With the arrival of the offseason comes the task of winterizing your equipment. This key piece of preventative maintenance needs to occur immediately after your last load of the season in order to better your chances of avoiding damage to your pumps. The process of winterization involves flushing and cleaning out material from pumping systems, tanks and hoses, and the protection of the equipment and its components during winter storage. You can greatly extend the life of your equipment and the systems that make it work by following a regular program of maintenance that includes winterizing. For more information, see Winterizing SealMaster Sealer Application Equipment and Winterizing SealMaster Bulk Storage Tanks. We also encourage you to check with the manufacturer of your equipment or your local SealMaster® for advice on how and where to best winterize your equipment.

The off-season is a good time to to research your industry and market, and to invest some time in becoming as knowledgeable as you can about your profession. A little knowledge combined with the experience gained from going to work each day will help you become better at what you do, and will give you the best chance at success.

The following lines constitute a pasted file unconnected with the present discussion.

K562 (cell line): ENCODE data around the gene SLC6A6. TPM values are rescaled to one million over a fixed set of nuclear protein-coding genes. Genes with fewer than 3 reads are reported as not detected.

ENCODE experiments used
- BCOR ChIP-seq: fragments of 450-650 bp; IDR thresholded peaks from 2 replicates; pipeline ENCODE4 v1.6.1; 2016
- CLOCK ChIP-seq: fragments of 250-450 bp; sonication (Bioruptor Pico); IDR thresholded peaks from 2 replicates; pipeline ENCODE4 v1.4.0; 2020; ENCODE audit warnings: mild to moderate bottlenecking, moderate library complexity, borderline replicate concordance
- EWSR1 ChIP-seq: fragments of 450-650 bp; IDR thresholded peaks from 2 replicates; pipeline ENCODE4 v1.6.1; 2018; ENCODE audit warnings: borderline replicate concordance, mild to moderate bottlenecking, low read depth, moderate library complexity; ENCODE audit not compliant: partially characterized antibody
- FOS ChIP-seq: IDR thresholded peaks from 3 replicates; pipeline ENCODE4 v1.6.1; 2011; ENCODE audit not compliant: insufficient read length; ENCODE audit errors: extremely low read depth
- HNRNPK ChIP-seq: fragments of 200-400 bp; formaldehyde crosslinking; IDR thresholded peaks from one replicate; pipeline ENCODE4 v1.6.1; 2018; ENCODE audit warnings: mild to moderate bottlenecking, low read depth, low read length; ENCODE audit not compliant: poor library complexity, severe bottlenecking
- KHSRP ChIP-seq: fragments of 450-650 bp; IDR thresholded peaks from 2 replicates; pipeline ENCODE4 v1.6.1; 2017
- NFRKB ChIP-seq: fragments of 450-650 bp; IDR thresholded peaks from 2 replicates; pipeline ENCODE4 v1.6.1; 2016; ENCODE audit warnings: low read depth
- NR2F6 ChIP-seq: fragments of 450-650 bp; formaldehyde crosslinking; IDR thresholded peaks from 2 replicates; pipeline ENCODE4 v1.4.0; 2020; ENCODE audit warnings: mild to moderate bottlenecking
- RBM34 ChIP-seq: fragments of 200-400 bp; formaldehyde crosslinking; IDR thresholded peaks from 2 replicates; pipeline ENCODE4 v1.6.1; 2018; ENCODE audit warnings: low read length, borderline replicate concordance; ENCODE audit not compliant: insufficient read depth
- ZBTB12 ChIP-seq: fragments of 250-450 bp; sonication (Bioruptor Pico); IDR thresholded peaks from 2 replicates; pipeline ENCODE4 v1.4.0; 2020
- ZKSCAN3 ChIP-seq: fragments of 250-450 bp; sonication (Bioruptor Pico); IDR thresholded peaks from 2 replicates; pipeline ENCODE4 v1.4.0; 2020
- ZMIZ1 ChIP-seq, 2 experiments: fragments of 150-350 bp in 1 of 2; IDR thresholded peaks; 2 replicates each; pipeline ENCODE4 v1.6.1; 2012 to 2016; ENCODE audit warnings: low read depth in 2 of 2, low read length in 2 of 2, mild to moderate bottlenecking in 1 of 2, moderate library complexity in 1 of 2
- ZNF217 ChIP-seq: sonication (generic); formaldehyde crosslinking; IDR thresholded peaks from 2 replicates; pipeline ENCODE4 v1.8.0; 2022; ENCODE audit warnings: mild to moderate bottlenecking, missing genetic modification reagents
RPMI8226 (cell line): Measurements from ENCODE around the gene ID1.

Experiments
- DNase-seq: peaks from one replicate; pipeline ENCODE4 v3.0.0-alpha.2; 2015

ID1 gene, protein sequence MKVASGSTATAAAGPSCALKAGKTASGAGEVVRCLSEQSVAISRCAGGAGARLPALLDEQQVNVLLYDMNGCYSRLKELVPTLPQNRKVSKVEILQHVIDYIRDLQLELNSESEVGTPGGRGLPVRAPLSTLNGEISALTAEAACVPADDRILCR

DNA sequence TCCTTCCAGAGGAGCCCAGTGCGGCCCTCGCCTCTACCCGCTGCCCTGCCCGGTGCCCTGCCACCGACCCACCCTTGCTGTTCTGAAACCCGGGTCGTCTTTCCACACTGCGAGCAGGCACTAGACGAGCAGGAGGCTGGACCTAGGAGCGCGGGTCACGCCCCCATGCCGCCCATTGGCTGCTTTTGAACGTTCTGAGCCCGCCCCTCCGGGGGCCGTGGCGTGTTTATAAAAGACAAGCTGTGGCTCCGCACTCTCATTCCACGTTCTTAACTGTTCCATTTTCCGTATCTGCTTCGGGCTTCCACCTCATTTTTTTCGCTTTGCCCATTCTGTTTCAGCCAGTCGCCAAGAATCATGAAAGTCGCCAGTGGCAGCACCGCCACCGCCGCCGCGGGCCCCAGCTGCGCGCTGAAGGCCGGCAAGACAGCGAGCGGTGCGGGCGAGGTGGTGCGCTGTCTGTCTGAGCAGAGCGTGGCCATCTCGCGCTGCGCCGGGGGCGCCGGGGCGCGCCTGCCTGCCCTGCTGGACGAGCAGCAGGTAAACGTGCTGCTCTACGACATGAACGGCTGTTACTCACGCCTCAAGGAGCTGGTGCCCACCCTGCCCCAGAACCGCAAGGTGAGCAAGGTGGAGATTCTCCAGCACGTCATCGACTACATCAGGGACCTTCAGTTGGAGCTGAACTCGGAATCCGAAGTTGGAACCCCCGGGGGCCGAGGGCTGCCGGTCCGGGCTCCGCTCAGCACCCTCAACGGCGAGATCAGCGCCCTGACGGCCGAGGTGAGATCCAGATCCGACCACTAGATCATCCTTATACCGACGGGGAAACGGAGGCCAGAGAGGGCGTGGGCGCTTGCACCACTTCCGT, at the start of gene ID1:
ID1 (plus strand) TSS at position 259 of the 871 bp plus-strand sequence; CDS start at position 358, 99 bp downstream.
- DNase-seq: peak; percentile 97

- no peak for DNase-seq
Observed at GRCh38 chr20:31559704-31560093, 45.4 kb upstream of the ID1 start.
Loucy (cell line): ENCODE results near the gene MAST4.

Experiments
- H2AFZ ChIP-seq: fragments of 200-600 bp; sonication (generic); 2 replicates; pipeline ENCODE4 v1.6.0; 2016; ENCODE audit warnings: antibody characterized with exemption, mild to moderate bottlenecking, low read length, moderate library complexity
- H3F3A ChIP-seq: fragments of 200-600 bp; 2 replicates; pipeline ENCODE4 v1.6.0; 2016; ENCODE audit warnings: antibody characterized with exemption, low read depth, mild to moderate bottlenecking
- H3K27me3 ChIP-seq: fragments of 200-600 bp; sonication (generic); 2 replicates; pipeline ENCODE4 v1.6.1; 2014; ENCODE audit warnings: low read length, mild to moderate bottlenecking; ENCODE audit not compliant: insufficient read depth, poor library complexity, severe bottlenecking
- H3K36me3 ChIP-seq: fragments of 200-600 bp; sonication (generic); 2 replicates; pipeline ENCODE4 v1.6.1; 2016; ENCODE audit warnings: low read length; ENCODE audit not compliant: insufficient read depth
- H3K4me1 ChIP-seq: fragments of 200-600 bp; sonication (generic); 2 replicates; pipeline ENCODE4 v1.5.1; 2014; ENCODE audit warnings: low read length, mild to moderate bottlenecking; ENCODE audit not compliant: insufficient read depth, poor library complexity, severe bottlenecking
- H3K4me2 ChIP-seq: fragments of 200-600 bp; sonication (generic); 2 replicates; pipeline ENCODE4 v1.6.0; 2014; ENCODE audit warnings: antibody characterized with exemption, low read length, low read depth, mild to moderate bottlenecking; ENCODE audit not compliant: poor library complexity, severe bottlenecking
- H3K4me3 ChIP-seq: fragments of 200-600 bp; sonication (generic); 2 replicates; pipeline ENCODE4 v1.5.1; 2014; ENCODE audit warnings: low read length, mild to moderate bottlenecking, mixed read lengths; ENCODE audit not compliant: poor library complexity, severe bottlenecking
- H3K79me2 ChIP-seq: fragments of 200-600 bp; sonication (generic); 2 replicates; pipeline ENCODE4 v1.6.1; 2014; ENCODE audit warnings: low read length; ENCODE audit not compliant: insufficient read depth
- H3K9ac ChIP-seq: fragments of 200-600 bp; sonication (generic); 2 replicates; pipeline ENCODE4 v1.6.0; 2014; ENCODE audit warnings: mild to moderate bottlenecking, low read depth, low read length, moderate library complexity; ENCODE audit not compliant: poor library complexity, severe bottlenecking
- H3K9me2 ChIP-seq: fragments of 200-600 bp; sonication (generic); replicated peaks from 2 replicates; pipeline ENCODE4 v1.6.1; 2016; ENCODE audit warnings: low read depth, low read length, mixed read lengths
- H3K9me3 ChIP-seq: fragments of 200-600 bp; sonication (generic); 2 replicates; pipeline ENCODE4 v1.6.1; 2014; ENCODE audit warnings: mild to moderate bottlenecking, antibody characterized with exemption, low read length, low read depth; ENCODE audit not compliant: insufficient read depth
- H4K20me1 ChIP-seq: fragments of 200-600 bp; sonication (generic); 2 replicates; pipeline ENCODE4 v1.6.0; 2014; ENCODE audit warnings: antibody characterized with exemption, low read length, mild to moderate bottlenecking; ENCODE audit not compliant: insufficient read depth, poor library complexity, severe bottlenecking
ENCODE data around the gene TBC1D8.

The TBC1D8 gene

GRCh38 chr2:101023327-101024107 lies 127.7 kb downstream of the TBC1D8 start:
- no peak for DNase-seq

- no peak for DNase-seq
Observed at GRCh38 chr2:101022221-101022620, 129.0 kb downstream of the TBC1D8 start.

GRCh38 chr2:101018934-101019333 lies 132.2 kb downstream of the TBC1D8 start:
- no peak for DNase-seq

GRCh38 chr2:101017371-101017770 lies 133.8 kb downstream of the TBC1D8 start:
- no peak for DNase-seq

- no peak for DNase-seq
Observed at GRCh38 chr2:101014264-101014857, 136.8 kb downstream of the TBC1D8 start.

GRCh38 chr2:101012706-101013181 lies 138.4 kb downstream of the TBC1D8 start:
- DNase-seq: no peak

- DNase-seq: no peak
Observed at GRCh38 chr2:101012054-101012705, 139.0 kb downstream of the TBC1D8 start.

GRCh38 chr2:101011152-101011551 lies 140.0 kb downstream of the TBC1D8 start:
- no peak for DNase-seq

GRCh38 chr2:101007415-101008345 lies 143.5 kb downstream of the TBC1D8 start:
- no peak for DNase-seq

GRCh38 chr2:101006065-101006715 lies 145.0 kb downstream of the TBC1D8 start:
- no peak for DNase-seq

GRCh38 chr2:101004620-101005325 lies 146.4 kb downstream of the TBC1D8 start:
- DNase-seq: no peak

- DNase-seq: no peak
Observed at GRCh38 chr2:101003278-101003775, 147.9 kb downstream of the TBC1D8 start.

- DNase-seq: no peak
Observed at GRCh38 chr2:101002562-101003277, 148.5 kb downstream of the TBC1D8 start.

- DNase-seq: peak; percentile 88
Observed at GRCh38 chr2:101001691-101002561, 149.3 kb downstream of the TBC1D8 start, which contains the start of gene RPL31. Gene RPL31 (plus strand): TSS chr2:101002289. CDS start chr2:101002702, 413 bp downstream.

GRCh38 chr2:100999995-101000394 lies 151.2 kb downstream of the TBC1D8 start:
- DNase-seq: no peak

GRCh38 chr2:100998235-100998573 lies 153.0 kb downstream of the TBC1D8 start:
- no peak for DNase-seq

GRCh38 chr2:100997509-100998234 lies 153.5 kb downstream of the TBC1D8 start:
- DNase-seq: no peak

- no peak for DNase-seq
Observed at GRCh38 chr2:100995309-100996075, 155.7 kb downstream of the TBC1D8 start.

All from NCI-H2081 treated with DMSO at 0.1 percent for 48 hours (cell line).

The SealMaster system continues to grow

New owners have taken over two facilities in Texas and plan to open two others in Missouri and in Oklahoma.

In August, 2010, Dale and Quinn Cutler became the new owners of SealMaster Dallas. The Cutlers were originally slated to open SealMaster Las Vegas, but shifted to Texas rather than continue to pursue the Nevada opportunity.

In September, 2010, John and Marilyn Peterson purchased SealMaster Houston. The Petersons re-opened the facility that had been closed for more than three years.

Also in September, Mike and Irene Bashir purchased SealMaster St. Louis. The Bashirs, who also own SealMaster Chicago, are scheduled to open their St. Louis facility in spring, 2011.

Finally, in December, Kevin and Cathy Gullick finalized plans for the newest SealMaster in Oklahoma City, Oklahoma.


SealMaster/Baltimore was recently awarded a bid to supply a total of 12 custom made logos to the University of Mary Washington in Fredericksburg, VA. Please follow the link below for the story as found in the local Fredericksburg Newspaper.

This is the second such project SealMaster/Baltimore was involved in this year. Earlier this summer, The National Zoo in Washington, D.C. completed multiple projects with the assistance of SealMaster/Baltimore; to include safety warnings, as well as nearly 300 custom-made elephant foot prints leading to the elephant exhibit.
12/2/2010-from an email from Tom Decker.

SealMaster®/Houston Re-Opens

SealMaster® is back in Houston! SealMaster®/Houston is open for business under the ownership of John and Marilyn Peterson.

SealMaster®/Houston is located at 14435 I-10 East Freeway on Houston\’s east side. The telephone number is 713-453-7325.